At a City Council hearing earlier today, Department of Correction Commissioner Joseph Ponte was asked to account for the conditions of the roughly 250 inmates in his custody under the age of 18 who live within a "deep-seated culture of violence," where guards use force against nearly 50% of the population with impunity, according to a DOJ report released in August. "There's nothing in that report I disagree with," Ponte testified.

Ponte was appointed in March by Mayor de Blasio with 40 years of corrections experience and a reputation as a reformer. He entered his job as reports of inmate deaths and the brutality and incompetence of certain Correction officers became near-weekly occurrences.

In August, Gothamist published a report on the teenagers who are thrown in solitary confinement on Rikers Island and spend 23 hours in a cell, suicidal and all but abandoned by the state. Earlier this month The New Yorker wrote about Kalief Browder, a 16-year-old who spent three years on Rikers Island on a bogus robbery charge, and served nearly 800 days in solitary confinement, where he too tried to kill himself.

"Officials on Rikers subjected this child to torture. There's no other way to put it," Councilmember Daniel Dromm told Ponte at today's hearing. "I am disgusted by what happened to Kalief."

Ponte, who speaks in a thick Boston accent, testified that "life [on Rikers] for 16 and 17-year-olds is different today than it was six months ago," and noted that use of force against minors under the age of 18 dropped from 30 to 40 incidents per month last year to 19 for the past two month of 2014, in large part because 18-year-olds were removed from the juvenile detention facility.

While noting that Correction officers had the right to "protect themselves and keep themselves safe," Ponte vowed to punish those who abused their authority.

"Any case of excessive force needs to warrant the most severe discipline," he said.

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Commissioner Joseph Ponte at today's hearing, center, blue tie (Gothamist)

"When somebody splashes an officer, does that justify use of force?" asked Councilmember Elizabeth Crowley, the chair of the Fire and Criminal Justice Services Committee, referring to incidents when inmates throw urine or feces onto jail staff.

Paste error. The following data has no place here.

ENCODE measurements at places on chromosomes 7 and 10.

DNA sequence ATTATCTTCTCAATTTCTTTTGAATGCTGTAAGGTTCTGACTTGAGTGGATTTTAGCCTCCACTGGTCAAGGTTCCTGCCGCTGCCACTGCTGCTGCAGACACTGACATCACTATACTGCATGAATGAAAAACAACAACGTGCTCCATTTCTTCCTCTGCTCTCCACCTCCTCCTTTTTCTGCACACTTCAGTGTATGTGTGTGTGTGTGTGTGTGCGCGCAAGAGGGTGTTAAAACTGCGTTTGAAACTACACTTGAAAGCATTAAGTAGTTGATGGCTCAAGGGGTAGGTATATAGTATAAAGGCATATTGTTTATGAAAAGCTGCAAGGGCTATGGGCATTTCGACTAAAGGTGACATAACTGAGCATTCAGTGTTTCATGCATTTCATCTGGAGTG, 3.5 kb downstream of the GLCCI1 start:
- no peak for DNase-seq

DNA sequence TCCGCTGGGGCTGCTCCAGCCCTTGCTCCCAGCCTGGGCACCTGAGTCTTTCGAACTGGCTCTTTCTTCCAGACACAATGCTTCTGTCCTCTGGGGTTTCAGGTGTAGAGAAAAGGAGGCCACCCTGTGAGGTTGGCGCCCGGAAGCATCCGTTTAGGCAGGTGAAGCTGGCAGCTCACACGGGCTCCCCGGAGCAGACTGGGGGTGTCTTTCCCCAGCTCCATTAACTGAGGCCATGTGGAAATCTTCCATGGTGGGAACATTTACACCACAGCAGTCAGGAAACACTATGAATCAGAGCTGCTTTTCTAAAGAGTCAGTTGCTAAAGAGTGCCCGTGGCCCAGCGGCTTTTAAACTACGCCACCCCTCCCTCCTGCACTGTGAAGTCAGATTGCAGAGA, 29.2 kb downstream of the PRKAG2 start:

"If the inmates are in a contained place, like their cell, there is no need for use of force," he replied.

Ponte also promised at least 400 more surveillance cameras to cover areas where Correction officers might be tempted to abuse inmates, repeated his promise to phase out solitary confinement for all juveniles by 2015, and said he personally supported legislation that would give 16 and 17-year-olds juvenile status under the law. Currently, North Carolina is the only other state in the union to imprison 16-year-olds as adults.

Ponte also said he was looking for a place to move juveniles off of Rikers Island, a decision that de Blasio opposed in August even though it was recommended by the Department of Justice in their report. "We'd be in favor of that if we find a suitable site," Ponte said. "We will continue to explore other buildings…we're actively doing that."

Though he testified that he was working closely with the Department of Justice to draw up a settlement agreement to ensure that the civil rights of juvenile detainees on Rikers Island would no longer be violated, Councilmember Crowley and Speaker Melissa Mark-Viverito continued to question Ponte's commitment to changing the culture in the jail.

Last month the Times reported that two Correction officials, William Clemons and Turhan Gumusdere, were both promoted by Ponte in May, despite evidence of a draft of a 2012 internal audit showing that they both committed a "complete abdication" of their duties, and doctored reports of violence in the jail. The Department of Investigation also recommended that the two be demoted.

"In the attempts to really turn this agency around to make the changes, the systemic changes that really need to be made, do you really think it was appropriate to not only keep these individuals on board, but to promote them?" an incredulous Speaker Mark-Viverito asked.

"Yes," Ponte replied, explaining that the men were experienced and had done good work, to his knowledge.

"The report that I reviewed when I promoted them was not the report you're reading from," Ponte replied, without admitting that the report itself was found to be inaccurate.

Clemons is now Deputy Chief, the highest ranking uniformed officer in the department, so why wasn't he at today's hearing?

According to Ponte, "He's on a long-planned vacation."